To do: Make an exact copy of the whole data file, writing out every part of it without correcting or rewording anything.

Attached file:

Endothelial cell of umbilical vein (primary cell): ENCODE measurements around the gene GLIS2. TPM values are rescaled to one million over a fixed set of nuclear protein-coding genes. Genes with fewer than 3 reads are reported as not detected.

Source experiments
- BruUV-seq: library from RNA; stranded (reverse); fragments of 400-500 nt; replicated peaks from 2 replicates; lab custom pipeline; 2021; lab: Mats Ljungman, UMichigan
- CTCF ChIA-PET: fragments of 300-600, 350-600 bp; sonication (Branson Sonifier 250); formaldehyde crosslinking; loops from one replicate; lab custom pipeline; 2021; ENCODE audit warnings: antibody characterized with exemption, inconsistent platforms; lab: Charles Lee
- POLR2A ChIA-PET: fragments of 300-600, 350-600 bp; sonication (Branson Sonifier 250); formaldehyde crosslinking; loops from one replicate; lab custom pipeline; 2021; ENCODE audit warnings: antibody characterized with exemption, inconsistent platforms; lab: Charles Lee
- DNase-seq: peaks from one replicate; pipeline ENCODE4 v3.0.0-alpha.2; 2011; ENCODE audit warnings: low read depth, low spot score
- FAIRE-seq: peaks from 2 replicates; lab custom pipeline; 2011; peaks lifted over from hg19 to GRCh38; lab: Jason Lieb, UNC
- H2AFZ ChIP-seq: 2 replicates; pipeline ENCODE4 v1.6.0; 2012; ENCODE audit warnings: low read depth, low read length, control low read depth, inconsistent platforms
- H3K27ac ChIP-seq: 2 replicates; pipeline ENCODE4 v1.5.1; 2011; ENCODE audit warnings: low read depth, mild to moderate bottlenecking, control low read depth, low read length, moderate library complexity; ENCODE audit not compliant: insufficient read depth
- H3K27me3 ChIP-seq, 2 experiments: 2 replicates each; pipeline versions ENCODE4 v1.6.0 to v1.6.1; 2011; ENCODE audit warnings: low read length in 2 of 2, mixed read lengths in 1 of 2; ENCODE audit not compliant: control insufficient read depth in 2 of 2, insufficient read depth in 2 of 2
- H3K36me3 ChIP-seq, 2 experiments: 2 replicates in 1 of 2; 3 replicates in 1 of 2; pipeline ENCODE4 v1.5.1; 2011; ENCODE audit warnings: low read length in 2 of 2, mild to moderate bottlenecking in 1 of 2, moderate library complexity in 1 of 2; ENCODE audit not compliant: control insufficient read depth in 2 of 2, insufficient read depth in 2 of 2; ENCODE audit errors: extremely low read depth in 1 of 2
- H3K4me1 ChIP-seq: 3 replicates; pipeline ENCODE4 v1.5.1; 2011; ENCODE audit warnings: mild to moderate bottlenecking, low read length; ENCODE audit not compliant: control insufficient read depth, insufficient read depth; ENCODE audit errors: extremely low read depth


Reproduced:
Endothelial cell of umbilical vein (primary cell): ENCODE measurements around the gene GLIS2. TPM values are rescaled to one million over a fixed set of nuclear protein-coding genes. Genes with fewer than 3 reads are reported as not detected.

Source experiments
- BruUV-seq: library from RNA; stranded (reverse); fragments of 400-500 nt; replicated peaks from 2 replicates; lab custom pipeline; 2021; lab: Mats Ljungman, UMichigan
- CTCF ChIA-PET: fragments of 300-600, 350-600 bp; sonication (Branson Sonifier 250); formaldehyde crosslinking; loops from one replicate; lab custom pipeline; 2021; ENCODE audit warnings: antibody characterized with exemption, inconsistent platforms; lab: Charles Lee
- POLR2A ChIA-PET: fragments of 300-600, 350-600 bp; sonication (Branson Sonifier 250); formaldehyde crosslinking; loops from one replicate; lab custom pipeline; 2021; ENCODE audit warnings: antibody characterized with exemption, inconsistent platforms; lab: Charles Lee
- DNase-seq: peaks from one replicate; pipeline ENCODE4 v3.0.0-alpha.2; 2011; ENCODE audit warnings: low read depth, low spot score
- FAIRE-seq: peaks from 2 replicates; lab custom pipeline; 2011; peaks lifted over from hg19 to GRCh38; lab: Jason Lieb, UNC
- H2AFZ ChIP-seq: 2 replicates; pipeline ENCODE4 v1.6.0; 2012; ENCODE audit warnings: low read depth, low read length, control low read depth, inconsistent platforms
- H3K27ac ChIP-seq: 2 replicates; pipeline ENCODE4 v1.5.1; 2011; ENCODE audit warnings: low read depth, mild to moderate bottlenecking, control low read depth, low read length, moderate library complexity; ENCODE audit not compliant: insufficient read depth
- H3K27me3 ChIP-seq, 2 experiments: 2 replicates each; pipeline versions ENCODE4 v1.6.0 to v1.6.1; 2011; ENCODE audit warnings: low read length in 2 of 2, mixed read lengths in 1 of 2; ENCODE audit not compliant: control insufficient read depth in 2 of 2, insufficient read depth in 2 of 2
- H3K36me3 ChIP-seq, 2 experiments: 2 replicates in 1 of 2; 3 replicates in 1 of 2; pipeline ENCODE4 v1.5.1; 2011; ENCODE audit warnings: low read length in 2 of 2, mild to moderate bottlenecking in 1 of 2, moderate library complexity in 1 of 2; ENCODE audit not compliant: control insufficient read depth in 2 of 2, insufficient read depth in 2 of 2; ENCODE audit errors: extremely low read depth in 1 of 2
- H3K4me1 ChIP-seq: 3 replicates; pipeline ENCODE4 v1.5.1; 2011; ENCODE audit warnings: mild to moderate bottlenecking, low read length; ENCODE audit not compliant: control insufficient read depth, insufficient read depth; ENCODE audit errors: extremely low read depth